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Is A Roth Conversion Right for You? Taxes Are Going Up!

Is A Roth Conversion Right for You? Taxes Are Going Up!

February 16, 2024

Preparing for Upcoming Tax Increases: Is a Roth IRA Conversion Right for You?

U.S. taxpayers are facing an inevitable increase in federal income taxes in just 26 months. With the pressing national debt, there is little optimism that the Tax Cuts and Jobs Act of 2017 will endure after 2025.  When we revert to the old income tax rates in 2026, income taxes on a percentage basis are expected to rise, with increases ranging from 4% to 25%. If you believe your tax rates will be higher in retirement and beyond, it might be time to consider a partial Roth IRA conversion. 

Rethinking Your Financial Strategy

For those currently owning a traditional IRA, converting part or all of it to a Roth IRA can be a game-changer. However, it’s crucial to understand that by doing so, you’ll incur taxes for the calendar year in which the conversion occurs. If you’re nearing retirement, it’s also worth noting that it could take a decade or more to recoup the cost of this tax bill. The silver lining is that, once converted, you’ll never owe income taxes again on the Roth as it grows, and you won't be forced to take mandatory distributions as you age. From an inheritance standpoint, a Roth offers the benefit of an income tax-free inheritance for your loved ones.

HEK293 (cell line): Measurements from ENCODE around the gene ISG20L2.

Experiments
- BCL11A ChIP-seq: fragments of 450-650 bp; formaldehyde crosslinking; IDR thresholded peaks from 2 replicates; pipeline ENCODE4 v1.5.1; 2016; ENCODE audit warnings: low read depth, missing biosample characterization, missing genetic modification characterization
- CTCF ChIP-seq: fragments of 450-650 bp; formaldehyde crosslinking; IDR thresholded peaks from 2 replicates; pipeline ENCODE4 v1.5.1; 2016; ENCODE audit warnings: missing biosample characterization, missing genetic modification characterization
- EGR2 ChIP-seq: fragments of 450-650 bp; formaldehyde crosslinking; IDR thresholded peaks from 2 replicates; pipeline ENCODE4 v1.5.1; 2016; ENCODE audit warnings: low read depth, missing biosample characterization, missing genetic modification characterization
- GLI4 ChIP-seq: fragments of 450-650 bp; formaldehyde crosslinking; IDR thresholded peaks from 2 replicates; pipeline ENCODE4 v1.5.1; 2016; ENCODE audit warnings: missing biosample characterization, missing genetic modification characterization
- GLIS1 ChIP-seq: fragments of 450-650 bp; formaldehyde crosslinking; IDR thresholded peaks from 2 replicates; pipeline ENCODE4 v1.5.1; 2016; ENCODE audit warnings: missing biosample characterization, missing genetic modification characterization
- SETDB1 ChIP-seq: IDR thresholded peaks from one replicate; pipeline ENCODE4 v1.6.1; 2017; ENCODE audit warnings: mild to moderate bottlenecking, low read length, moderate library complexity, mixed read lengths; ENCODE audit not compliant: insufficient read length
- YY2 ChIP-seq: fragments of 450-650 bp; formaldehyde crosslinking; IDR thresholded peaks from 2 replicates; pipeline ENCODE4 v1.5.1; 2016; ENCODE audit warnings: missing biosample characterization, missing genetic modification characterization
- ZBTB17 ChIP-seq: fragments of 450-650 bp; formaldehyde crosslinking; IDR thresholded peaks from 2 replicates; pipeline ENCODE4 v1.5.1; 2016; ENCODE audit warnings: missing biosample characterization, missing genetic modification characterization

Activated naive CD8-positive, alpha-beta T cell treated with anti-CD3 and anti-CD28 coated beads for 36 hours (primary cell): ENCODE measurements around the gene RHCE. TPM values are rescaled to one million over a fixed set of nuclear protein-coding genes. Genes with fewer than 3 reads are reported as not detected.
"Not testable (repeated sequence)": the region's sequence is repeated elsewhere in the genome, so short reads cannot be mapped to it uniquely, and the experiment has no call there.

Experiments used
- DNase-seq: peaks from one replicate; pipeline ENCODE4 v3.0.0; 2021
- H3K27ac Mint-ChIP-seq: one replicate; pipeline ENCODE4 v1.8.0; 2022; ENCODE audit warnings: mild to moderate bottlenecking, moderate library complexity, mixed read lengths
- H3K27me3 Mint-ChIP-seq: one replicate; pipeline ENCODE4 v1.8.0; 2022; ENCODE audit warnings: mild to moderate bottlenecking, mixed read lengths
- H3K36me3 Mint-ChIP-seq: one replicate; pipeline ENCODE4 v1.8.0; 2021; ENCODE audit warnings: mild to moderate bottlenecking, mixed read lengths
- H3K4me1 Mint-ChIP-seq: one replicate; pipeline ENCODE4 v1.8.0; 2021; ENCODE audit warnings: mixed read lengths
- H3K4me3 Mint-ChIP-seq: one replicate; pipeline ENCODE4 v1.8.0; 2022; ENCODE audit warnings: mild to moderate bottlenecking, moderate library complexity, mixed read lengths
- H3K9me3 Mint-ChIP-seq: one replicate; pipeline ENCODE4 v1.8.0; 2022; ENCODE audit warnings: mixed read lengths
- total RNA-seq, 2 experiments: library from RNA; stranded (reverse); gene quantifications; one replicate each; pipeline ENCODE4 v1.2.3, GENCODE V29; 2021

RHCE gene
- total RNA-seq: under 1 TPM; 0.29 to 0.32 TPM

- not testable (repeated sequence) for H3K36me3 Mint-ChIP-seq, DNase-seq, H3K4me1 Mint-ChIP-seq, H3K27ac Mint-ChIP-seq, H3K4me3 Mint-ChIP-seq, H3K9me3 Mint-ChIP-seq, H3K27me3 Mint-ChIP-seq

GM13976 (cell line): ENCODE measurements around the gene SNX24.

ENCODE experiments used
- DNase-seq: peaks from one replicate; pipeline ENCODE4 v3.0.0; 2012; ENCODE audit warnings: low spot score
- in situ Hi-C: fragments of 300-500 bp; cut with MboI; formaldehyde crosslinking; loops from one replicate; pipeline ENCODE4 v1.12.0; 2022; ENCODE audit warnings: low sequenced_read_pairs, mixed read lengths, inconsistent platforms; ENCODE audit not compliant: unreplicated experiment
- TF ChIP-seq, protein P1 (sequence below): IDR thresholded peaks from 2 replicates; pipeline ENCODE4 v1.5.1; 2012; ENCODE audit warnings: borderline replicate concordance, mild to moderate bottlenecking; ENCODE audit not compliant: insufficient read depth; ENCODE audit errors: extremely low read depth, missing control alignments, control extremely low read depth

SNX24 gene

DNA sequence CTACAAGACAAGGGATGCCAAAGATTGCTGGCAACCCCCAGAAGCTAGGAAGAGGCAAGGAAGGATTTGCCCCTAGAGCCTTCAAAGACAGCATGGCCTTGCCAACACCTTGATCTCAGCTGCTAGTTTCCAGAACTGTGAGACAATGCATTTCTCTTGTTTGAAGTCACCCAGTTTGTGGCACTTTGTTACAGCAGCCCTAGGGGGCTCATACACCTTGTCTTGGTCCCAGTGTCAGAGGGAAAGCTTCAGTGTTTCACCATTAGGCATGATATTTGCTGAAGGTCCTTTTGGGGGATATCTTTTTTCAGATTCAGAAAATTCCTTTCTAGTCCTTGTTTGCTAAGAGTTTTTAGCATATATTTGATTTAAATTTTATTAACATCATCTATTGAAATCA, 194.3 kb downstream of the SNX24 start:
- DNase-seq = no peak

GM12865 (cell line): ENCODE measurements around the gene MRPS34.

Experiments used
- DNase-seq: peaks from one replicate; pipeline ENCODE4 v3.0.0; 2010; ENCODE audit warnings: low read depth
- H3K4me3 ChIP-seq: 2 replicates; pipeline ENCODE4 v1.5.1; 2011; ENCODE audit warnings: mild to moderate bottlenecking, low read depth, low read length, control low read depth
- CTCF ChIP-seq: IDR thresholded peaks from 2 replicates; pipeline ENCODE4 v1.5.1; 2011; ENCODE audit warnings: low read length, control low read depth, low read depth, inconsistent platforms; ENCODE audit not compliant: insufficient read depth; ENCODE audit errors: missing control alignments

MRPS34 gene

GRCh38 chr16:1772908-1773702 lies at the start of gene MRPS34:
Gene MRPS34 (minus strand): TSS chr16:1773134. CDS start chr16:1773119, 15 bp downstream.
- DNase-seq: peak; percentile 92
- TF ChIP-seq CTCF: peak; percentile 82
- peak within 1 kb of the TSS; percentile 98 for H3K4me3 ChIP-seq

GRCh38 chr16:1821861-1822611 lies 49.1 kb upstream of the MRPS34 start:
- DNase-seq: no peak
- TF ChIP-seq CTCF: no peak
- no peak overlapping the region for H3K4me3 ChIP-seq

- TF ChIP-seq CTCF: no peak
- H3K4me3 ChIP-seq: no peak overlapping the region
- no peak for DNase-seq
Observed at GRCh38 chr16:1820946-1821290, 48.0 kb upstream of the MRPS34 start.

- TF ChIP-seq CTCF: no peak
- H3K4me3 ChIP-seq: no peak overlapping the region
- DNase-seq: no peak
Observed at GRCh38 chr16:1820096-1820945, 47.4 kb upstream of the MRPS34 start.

Choosing the Right Approach

When opting for a Roth conversion, it’s essential to use savings to cover the tax bill. Dipping into the IRA to pay the taxes before age 59 1/2 will lead to a 10% early withdrawal penalty and, at any age, extend the time it takes for the conversion to make financial sense. Withdrawals of earnings from Roth accounts are tax-free if taken after age 59½, and the five-year holding requirement has been met. Be sure to have other funds available for use!


For those paying Medicare premiums, remember that your premium is based on your adjusted gross income and may increase in the year after conversion. Therefore, it's crucial to assess whether or not a Roth IRA conversion aligns with your financial goals. On the flip side, having a tax-free Roth distribution in retirement won't affect your Medicare premiums once the initial tax hit has been absorbed. For individuals with substantial IRAs, this can lead to significant long-term savings on Medicare premiums.

Maximizing Benefits for Your Heirs

For non-spousal beneficiaries who inherit IRAs and Roth IRAs after December 31, 2019, the lifetime stretch IRA was eliminated and replaced with a limited 10-year payout rule, which mandates complete liquidation within a decade following the owner’s death. (Accounts inherited before this date can still use the stretch IRA). With the 10-year rule, owning a Roth IRA can significantly benefit your loved ones. Since most heirs will likely be in their prime earning years when they inherit IRAs, they will face their highest tax brackets during this period.  The Roth IRA’s tax-free nature can offer a significant advantage to these beneficiaries during this time.

Time to Act Is Now

With taxes scheduled to increase in just 26 months, assessing whether a partial or full Roth conversion aligns with your financial strategy is essential. Before proceeding with a conversion, evaluating your current income, long-term goals, and projected retirement income is vital. All of these factors need to be modeled with the assistance of a financial planner and the guidance of your trusted tax advisor. Collaboratively working with your financial team is a much wiser approach than the ready-aim-fire method. By considering a Roth IRA conversion, you can proactively navigate the impending tax changes and secure a more tax-efficient financial future.

Originally published in the New Haven Register on 11-4-23